All our fruit goes to Prima Fruita and Prima Vera and from there to retail markets. About 25 to 30 percent goes to export. We are coming off one of the best years ever in 2017. I don't know what is going to happen in 2018; it's up in the air right now as far as what the market is going to do for us. We obviously have tariff issues to deal with in Mexico and Canada, and I'm not sure what that will do to our export market. But I anticipate there to be some sort of negative effect on our export markets with those tariffs in place.

We are about eight days later than we were last year, so I anticipate us starting to harvest around the first of August and then go for two weeks, and then we will start Grannies sometime around Labor Day. Everything is hand harvested. We had plenty of labor for thinning. I think that is partly because of the light cherry crop and there were people who took the work of thinning apples instead. But when we get to harvest time that is going to be our biggest challenge this year, to find adequate labor.

Water looks to be OK this year. We have a full allocation from our sources so we should be fine there. Who knows what the following year looks like, but at this point everything looks to be fine.

We had probably one of the worst fire-blight years we've ever had this spring. Weather conditions were perfect for fire blight. At this point, it has been contained and I think we are OK. But as we move into the season, our typical fight is with codling moth and as long as we take care of that, we are in good shape.

By Peter Culhane, Los Angeles County olive grower

Los Angeles County's rainfall this winter got our trees off to a fine blastoff for another growing season. Our irrigation system was turned on May 1 and we are now diligently working in the grove to produce a great harvest of our olives for 2018.

There are three varietals of olive trees in the grove; Mission, Manzanillo and Picholine. Over the years, our olive oil has been awarded numerous prizes because the blend of these three varietals creates a fantastic tasting olive oil.

Our grove is located high in the Santa Monica Mountains just south of Malibu overlooking the Pacific Ocean, getting the sea breezes and warm sun of Southern California.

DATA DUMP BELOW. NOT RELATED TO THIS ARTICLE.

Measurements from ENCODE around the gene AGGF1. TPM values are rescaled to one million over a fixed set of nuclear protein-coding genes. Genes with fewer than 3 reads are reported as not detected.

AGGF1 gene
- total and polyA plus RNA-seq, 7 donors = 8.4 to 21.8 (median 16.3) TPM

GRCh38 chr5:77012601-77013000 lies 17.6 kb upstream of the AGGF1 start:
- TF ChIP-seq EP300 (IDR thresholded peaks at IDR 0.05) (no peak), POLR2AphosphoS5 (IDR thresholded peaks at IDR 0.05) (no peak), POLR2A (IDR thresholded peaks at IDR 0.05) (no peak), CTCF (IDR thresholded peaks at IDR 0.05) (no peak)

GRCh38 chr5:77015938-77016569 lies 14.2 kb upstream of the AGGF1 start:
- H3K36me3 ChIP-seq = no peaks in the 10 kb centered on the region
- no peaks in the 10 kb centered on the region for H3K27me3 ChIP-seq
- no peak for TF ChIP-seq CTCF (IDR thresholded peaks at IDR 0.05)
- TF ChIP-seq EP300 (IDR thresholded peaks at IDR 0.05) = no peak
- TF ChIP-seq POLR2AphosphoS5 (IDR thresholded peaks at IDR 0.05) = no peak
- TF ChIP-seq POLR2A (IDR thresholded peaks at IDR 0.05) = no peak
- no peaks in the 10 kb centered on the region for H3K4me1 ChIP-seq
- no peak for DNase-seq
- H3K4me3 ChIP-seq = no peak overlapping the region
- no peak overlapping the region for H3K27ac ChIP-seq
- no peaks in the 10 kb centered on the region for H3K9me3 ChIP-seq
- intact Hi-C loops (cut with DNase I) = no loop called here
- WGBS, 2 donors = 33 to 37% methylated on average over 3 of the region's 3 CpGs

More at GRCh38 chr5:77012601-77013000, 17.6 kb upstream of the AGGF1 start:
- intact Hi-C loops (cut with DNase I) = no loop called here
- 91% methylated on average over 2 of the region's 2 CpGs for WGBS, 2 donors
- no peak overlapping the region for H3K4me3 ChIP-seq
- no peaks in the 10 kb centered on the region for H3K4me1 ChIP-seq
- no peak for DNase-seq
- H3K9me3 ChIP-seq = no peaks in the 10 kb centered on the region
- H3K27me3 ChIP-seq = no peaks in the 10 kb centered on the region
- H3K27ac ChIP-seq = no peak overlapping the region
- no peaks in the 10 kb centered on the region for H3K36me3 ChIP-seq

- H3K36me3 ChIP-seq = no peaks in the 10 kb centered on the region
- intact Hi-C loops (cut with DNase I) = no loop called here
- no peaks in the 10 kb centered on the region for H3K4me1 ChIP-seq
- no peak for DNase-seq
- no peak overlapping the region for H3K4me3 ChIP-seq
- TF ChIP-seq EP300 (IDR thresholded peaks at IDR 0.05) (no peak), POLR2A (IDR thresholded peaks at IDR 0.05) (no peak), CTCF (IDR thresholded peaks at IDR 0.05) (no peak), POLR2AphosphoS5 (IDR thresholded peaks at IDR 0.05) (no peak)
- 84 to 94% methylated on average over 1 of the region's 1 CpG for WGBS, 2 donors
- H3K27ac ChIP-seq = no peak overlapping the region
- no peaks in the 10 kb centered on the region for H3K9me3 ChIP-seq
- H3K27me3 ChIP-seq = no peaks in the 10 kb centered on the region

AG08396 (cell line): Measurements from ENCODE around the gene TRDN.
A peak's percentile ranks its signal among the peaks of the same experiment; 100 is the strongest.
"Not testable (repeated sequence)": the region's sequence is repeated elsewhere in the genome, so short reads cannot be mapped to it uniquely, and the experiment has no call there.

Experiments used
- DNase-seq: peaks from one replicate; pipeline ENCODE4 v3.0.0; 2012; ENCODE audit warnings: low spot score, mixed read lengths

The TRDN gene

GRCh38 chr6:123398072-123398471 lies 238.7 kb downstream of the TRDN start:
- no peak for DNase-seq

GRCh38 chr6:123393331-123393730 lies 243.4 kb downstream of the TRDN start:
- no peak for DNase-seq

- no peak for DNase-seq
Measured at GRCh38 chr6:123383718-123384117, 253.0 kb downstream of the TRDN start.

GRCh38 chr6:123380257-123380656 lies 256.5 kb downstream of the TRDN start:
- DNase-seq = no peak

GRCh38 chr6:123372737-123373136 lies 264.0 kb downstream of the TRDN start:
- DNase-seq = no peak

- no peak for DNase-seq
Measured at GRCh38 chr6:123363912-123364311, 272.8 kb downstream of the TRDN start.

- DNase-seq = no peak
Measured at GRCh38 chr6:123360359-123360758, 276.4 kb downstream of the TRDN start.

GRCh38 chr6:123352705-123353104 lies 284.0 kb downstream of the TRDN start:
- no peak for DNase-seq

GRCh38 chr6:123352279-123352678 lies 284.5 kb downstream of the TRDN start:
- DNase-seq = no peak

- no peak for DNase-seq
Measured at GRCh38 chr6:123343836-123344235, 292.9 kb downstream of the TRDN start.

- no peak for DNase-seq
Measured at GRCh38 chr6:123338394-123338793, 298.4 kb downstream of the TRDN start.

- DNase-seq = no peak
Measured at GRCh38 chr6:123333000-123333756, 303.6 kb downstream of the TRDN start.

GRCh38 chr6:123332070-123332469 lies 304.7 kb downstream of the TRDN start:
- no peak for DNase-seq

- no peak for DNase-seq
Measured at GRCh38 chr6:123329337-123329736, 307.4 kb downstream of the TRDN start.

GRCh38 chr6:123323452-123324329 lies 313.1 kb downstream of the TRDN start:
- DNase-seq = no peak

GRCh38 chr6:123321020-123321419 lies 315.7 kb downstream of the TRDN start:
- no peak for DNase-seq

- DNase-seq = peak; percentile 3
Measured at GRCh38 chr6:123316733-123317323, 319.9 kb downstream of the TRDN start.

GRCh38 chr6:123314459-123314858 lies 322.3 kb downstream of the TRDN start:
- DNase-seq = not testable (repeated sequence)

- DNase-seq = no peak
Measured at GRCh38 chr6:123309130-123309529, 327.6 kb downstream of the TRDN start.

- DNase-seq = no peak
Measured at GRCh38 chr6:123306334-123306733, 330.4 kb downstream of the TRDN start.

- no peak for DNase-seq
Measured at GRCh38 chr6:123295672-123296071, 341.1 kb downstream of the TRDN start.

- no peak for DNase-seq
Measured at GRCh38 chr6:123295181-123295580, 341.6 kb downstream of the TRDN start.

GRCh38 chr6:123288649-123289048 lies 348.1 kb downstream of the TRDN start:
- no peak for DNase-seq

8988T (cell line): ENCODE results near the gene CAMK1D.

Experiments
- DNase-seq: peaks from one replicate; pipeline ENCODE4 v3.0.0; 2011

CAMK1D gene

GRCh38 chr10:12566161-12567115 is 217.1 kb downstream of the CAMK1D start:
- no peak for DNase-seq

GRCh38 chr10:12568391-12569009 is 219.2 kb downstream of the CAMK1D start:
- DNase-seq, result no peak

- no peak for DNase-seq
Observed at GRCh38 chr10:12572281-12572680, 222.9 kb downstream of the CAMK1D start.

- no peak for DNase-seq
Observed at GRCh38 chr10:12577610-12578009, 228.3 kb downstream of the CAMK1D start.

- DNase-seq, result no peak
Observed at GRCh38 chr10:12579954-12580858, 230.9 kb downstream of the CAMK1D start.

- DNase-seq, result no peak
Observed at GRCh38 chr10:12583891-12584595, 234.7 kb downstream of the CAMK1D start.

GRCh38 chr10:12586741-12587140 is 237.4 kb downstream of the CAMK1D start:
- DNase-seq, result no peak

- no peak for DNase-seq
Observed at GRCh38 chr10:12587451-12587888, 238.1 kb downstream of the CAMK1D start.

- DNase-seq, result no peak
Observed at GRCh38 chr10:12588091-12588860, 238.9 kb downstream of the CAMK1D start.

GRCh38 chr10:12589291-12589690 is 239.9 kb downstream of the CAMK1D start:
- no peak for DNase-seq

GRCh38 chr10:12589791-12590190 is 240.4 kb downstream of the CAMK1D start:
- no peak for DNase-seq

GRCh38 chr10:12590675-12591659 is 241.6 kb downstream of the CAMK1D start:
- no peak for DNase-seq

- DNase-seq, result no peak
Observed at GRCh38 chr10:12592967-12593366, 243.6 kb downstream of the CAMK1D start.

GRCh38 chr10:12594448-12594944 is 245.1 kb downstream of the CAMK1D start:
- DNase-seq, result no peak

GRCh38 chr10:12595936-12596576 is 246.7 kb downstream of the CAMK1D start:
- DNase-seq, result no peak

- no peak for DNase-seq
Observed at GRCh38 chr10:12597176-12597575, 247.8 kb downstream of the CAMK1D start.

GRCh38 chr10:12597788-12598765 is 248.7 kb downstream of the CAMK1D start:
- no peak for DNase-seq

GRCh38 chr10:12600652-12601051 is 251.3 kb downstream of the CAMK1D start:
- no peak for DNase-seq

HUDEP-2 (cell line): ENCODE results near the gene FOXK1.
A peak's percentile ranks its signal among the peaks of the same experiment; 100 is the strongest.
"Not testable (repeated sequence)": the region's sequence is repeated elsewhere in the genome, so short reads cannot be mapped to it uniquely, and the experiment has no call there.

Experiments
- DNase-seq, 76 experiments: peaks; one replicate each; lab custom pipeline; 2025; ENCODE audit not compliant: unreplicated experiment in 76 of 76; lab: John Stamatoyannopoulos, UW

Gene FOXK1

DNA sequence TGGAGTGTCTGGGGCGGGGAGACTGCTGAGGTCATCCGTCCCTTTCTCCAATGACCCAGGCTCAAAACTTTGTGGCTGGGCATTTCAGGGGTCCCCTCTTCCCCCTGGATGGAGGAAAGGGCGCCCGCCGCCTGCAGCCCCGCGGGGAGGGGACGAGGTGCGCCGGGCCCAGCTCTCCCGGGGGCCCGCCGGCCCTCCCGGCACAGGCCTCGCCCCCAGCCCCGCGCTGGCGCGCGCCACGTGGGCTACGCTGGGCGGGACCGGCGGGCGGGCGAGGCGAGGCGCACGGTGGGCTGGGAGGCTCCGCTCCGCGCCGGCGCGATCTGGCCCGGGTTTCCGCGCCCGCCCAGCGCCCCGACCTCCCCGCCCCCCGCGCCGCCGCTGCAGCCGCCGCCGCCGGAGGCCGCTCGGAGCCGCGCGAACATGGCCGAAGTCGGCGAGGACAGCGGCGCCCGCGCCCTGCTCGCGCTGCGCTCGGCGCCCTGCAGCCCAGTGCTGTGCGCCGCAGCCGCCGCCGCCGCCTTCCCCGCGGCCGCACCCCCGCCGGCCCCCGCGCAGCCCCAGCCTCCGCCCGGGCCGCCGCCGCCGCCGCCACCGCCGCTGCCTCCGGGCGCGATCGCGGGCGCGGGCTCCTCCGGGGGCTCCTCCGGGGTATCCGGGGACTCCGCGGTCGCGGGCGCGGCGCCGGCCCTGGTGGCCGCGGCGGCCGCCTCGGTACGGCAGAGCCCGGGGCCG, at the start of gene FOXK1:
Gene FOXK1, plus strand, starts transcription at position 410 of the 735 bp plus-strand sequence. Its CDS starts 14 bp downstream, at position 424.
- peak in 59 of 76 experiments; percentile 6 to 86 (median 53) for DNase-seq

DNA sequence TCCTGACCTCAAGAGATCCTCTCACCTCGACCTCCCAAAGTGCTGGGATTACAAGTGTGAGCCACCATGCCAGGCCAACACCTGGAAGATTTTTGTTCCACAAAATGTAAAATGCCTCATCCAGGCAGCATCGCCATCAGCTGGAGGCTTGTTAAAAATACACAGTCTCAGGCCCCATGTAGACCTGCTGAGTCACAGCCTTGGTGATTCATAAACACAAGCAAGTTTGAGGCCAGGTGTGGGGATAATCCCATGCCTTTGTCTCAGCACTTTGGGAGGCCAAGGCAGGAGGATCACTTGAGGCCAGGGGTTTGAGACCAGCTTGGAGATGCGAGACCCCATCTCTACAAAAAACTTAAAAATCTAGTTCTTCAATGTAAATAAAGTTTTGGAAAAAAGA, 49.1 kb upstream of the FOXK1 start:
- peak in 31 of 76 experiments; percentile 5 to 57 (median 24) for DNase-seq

There are very few olive growers left here in Los Angeles County, and we feel such an honor to be working hard at our agricultural operation while keeping this old and true culture going strong and still growing.

Labor costs are getting higher with each annual harvest, but thankfully we have a great picking crew who has been with us for many years and for many years to come.

By Ken Doty, Santa Barbara County orchardist

We had late rains here; March was very wet, so it largely made the year for us with water. We are still short, but it looks like we will make it through. Of course, it made a mess out of weed control, and we are finally caught up on that. We are finishing our second complete round of lemon harvest, and we got good quality and size. Prices seem to have been good, so that is looking OK.

We did a little early size-picking of our avocado crop, and there wasn't much there. I have a few more days to wait out on my thrips spray and then we will start our final and ultimate pick at the end of June. We have been hurt by weather in terms of fruit size. The heat spell we had in late October really cut down on the sizing and maturity of the avocados.

Labor is tight. We are getting the job done, but it isn't easy. Years ago, we could call a contractor and get a crew within a day or two, but now you'd better be talking to your contractor early in the season and be sure to be scheduling crews at least a couple weeks in advance.

I have my own water and our situation is OK for the year. There are a lot of people who are paying anywhere from $1,500 to $2,000 per acre-foot for district water.